He gently cradled the runt in his wrinkled, left hand and walked to Fluffy’s kennel. It was right near the back wall. Ricky opened it with his right hand. He petted the tiny dog before putting her between Fluffy’s front legs and closed the door. Fluffy, began licking her head.

“Come on, I have to be home in an hour. I don’t have time for this,” Tim said.

 “Okay but you’ll have to fill out some forms before you go. I need some basic information about these dogs, so the people who adopt them will know how to better take care of them.”

“Okay Okay, give me the forms already!”

Ricky walked up to his desk and opened the big drawer on the right. He pulled out eight forms, one for each dog.

“I have to fill out eight of these? Why eight?”

“I need to establish a record for each dog you brought here.”

“You should have given them to me as soon as I walked in here,” Tim said.

“Sorry,” Ricky said.

Tim quickly filled out the forms, while Ricky gave water to the newcomers.

“Finished?” Ricky asked.

“Yeah,” Tim murmured.

He tossed the documents toward Ricky’s desk, but they missed their target, littering the oak floor. Ricky glared at Tim. “There’s no hurry Mr. Smith.”

The dog adopter walked over to his desk, bent over and picked up the forms. He stacked them on the upper left-hand corner of the desk and faced Tim. “In the future please make time for paperwork,” Ricky said.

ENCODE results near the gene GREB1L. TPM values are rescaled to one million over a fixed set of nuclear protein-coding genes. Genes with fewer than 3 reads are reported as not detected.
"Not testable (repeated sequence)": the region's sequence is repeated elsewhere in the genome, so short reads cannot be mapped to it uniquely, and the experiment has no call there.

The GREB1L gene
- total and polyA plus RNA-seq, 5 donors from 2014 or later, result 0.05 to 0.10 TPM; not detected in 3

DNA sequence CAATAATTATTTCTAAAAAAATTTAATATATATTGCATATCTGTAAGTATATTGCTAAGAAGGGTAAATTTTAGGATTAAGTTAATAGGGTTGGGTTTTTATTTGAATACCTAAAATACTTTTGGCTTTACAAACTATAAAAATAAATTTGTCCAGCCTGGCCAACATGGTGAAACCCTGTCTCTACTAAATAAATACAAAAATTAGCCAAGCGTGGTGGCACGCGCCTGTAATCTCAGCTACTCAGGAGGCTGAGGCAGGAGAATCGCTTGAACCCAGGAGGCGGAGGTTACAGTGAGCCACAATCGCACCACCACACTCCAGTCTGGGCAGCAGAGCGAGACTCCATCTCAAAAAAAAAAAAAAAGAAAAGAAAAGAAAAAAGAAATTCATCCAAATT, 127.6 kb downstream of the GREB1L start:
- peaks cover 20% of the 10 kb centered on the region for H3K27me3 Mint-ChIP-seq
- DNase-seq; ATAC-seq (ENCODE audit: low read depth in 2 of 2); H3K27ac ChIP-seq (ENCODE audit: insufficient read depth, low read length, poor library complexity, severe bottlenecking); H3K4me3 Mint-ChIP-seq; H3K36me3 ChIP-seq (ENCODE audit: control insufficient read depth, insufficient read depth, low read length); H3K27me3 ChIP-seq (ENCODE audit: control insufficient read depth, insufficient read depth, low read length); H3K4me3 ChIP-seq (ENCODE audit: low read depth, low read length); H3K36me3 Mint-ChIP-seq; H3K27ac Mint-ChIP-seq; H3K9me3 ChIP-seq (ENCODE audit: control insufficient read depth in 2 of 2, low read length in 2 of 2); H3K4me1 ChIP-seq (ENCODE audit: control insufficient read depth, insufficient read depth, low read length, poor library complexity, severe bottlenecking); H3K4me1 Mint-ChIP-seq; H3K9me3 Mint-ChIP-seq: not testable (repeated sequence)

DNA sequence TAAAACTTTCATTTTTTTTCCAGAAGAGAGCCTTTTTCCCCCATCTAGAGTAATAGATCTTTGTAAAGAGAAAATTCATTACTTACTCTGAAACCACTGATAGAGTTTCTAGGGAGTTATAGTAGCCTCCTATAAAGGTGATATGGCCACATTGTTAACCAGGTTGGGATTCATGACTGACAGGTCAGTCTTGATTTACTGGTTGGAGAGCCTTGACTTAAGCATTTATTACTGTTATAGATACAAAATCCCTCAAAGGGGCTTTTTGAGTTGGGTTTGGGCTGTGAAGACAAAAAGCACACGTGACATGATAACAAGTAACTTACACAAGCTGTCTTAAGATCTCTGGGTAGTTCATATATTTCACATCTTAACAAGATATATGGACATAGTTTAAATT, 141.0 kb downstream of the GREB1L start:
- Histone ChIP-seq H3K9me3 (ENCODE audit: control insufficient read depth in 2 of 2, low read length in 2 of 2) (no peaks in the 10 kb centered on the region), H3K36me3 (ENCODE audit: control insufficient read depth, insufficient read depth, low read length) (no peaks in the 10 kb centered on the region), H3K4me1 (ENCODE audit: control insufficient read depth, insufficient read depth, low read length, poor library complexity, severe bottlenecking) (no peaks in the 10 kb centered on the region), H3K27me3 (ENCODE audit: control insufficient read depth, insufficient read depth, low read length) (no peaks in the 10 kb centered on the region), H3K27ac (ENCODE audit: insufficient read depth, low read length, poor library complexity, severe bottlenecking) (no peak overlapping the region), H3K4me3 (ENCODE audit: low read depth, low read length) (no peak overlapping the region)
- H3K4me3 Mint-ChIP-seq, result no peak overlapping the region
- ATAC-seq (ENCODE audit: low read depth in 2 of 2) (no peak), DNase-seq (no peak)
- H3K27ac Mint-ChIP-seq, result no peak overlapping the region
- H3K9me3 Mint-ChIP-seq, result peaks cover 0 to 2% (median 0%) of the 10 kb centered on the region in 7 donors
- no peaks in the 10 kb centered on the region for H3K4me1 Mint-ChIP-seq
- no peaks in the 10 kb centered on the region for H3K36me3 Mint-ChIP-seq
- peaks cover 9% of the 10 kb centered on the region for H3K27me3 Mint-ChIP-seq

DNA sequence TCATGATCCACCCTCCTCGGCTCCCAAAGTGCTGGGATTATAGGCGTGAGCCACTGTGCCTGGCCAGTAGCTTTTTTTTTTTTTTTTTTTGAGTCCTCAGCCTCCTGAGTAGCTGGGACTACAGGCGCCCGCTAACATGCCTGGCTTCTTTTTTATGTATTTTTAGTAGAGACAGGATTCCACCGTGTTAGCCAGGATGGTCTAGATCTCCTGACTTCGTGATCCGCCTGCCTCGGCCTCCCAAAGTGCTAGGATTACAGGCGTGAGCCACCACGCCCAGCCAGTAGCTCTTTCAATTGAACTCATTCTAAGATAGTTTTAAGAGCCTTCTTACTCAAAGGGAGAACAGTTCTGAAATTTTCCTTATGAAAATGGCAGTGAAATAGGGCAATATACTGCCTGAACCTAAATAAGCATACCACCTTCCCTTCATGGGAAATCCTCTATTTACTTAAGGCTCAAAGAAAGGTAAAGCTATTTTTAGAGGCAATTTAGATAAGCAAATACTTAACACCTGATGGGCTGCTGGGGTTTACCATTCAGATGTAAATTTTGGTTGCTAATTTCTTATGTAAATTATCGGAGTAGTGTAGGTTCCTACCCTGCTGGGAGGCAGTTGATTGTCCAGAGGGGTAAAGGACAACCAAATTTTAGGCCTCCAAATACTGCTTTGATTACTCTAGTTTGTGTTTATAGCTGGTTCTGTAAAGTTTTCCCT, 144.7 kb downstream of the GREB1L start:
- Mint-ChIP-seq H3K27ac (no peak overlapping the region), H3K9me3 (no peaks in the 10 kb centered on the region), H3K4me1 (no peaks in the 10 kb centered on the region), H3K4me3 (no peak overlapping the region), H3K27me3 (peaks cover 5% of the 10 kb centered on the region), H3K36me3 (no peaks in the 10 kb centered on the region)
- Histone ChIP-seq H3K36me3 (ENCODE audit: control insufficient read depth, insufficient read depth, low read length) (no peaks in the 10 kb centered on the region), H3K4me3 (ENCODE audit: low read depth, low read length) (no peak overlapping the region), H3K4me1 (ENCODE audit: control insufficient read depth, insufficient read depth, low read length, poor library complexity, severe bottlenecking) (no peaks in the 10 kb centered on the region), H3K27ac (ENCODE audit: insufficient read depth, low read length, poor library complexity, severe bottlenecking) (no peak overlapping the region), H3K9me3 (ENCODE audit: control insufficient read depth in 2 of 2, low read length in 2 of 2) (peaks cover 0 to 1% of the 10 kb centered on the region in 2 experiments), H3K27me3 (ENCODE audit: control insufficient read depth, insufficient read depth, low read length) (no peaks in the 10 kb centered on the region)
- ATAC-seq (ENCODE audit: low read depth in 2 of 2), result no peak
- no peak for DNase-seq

“There’ll be no next time,” Tim said.

Ricky opened his ledger and recorded the information he needed from each form.

He looked up at Tim and said, “Fred only paid for seven dogs. There’s no money to board Fluffy.”

“Yeah, I know. It was a last minute decision.”

“You need to pay the fee up front,” Ricky said.

“What if I don’t?”

“You’ll have to take Fluffy back,” Ricky said.

“Well, I can’t.” The memory of Fluffy and what Mortimer did to her was too fresh in Tim’s mind.

Ricky walked back to Fluffy’s kennel and was about to take her out, but she and the runt slept together, the little one surrounded by Fluffy’s soft white and brown fur. Ricky walked back to the oak railing and Tim.

“That’s okay. I’ll be the nice guy here and keep Fluffy. You don’t have to pay for her,” Ricky said.

“Good,” Tim replied as an embarrassing blush reddened his face.

“Fred only paid for three weeks. If any of your dogs are left, you’ll need to buy more time. If you don’t, they may be sent to the pound,” Ricky said

“I’ll think about it, thanks.”

“Puppies are not a curse, Tim,” Ricky said.

“You’re sure about that?” Tim replied as he took the first two empty crates to the van. He returned to retrieve the rest. Ricky wasn’t there. He had walked back to the kennels and prepared dinner for his brood.

Just as Tim walked out the door, he bumped into a farmer.

“Nice day,” said the man.

“Sure is. I just dumped a big problem in there,” Tim blurted out.

“That’s too bad,” the farmer replied.

Tim drove home relieved that he didn’t have to see those seven mutts ever again.

Published by Brownie's Author

Hi, I'm Gregory Lamberty. I wrote "For the Love of Our Dog Brownie". Brownie was our dog. She lived eighteen and a half years. My wife Colleen took care of Brownie, trained her and took care of her. Colleen was the one who inspired me to write about Brownie. Colleen's training and love set Brownie apart from other dogs. That was what made her special.